A new biography of the foremost boxer of our time emphasizes Ali's stubborn unwillingness to fit the low-profile ``Credit to His Race'' mold of his predecessors: his loud (and eminently quotable) self-promotion; his conversion to the Nation of Islam; and, especially, his refusal to be drafted, which cost him years of court battles, much of his career, and (temporarily) his title and boxing credentials. The author focuses on Ali's public career and major bouts rather than on his private life; except for Ali's 1990 appeal to Iraq to free hostages, he closes with his retirement in the early 80's. Several pages of notes; chronology; brief, well-chosen booklist; index. B&w photos not seen. (Biography. 11-14)

Pub Date: Feb. 15, 1992

ISBN: 1-56294-112-7

Page Count: 100

Publisher: Millbrook

Review Posted Online: June 24, 2010

Kirkus Reviews Issue: Jan. 1, 1992

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In the five years since their father's death from accumulated boxing injuries, 14-year-old George has earnestly taught his younger brother Monty how to fight—but not how to stop fighting; now, to his dismay (and his mother's), Monty is growing up in his dad's image, with "the heart of a lion and the head of a starfish,'' sneaking away to Uncle Archie's gym to train, going off on his own, coming home with the marks of street fights. Lynch surrounds George and Monty with a vivid tragicomic cast—from Chaz, an unwelcome Big Brother, and Nat, an unsavory building super whose only tools are a hammer and a roll of duct tape, to the horribly abused Rafkin children and their psychotic father. The subplots for each of these characters may be too neatly closed (having nerved themselves for a rescue, George and Monty charge into the Rafkin apartment only to find it empty), but they add comic interludes and build a sturdy emotional base for Monty's restless anger. This first novel, though, is less a study of the perils of violence (organized or otherwise) than a penetrating look at two close brothers—one who takes his responsibilities as man of the house too seriously, the other beginning to slip the leash. In the end, watching one of his father's gruesome bouts on film, Monty does learn that other lesson. Brutal, a little too tidy, but memorable. (Fiction. 11-14)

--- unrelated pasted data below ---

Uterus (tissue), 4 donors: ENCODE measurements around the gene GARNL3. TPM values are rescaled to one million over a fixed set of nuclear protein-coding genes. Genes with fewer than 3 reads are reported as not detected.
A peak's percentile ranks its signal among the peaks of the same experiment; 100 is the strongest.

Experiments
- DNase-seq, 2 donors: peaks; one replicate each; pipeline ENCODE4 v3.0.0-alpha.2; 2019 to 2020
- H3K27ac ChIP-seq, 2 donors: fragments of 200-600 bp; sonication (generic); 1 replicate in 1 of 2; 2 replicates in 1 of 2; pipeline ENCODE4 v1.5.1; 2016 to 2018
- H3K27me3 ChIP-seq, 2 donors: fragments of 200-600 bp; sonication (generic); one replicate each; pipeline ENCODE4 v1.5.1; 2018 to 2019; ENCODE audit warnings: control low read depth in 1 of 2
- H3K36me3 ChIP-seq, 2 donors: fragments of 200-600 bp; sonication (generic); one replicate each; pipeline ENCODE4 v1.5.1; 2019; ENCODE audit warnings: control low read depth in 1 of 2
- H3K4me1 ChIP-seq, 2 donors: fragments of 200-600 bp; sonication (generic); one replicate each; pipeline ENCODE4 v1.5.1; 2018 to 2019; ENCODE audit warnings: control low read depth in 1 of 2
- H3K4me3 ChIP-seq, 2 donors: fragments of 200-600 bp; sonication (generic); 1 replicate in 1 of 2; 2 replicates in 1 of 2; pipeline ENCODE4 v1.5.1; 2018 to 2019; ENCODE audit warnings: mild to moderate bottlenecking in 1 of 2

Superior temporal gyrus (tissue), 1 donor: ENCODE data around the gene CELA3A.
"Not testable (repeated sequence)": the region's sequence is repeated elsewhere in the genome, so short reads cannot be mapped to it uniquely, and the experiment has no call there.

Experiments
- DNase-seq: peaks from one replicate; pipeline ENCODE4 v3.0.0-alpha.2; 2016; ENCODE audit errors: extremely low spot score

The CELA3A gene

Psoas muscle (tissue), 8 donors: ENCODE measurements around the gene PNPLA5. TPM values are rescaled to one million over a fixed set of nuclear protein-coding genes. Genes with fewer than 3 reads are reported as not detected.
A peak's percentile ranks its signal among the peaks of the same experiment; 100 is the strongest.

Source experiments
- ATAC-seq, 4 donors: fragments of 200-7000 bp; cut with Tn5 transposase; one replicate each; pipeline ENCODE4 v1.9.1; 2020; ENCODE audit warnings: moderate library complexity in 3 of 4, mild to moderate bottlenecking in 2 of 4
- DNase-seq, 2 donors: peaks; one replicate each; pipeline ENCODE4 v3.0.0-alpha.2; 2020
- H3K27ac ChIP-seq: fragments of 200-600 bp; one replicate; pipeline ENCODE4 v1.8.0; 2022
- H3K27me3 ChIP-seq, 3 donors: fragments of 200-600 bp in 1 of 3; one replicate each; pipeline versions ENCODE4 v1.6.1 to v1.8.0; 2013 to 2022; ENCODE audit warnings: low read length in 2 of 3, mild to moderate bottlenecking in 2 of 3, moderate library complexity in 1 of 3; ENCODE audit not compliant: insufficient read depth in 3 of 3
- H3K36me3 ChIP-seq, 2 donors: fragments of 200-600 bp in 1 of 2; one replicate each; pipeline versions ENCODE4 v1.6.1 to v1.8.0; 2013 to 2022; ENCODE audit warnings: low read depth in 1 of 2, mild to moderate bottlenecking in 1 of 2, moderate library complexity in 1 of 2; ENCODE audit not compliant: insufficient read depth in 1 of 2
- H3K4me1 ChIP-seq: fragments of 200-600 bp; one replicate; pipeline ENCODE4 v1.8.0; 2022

Pub Date: Oct. 30, 1993

ISBN: 0-06-023027-4

Page Count: 216

Publisher: HarperCollins

Review Posted Online: May 20, 2010

Kirkus Reviews Issue: Nov. 15, 1993

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Using baseball as a guide for dating, Beam, in his U.S. debut, hits a grand-slam. When seventh-grader Darcy Spillman becomes smitten with beautiful and popular Danalda Chase, he hopes to “get to first base” with her. Of course, first he has to ask her out, and Darcy isn’t sure Danalda even knows he exists. Normally, Darcy would turn to his Grandpa Spillman for advice, but Grandpa is showing the early signs of Alzheimer’s. Instead, he turns to the new girl, Kamna, who suggests that Darcy should try out for the Cheetahs, his middle school’s baseball team. That would certainly win Danalda’s favor. Unfortunately, when the two finally go out, Danalda lives up to her reputation of being superficial, leaving Darcy unimpressed. It turns out that it’s Kamna he’d rather be with. Using baseball terms as his chapter headings, followed by definitions, Beam has managed to write a story that is fresh, funny and appealing to lovers and lovers of baseball, both male and female. (Fiction. 11-13)

Pub Date: Jan. 1, 2007

ISBN: 0-525-47578-8

Page Count: 192

Publisher: Dutton

Review Posted Online: May 20, 2010

Kirkus Reviews Issue: Dec. 15, 2006

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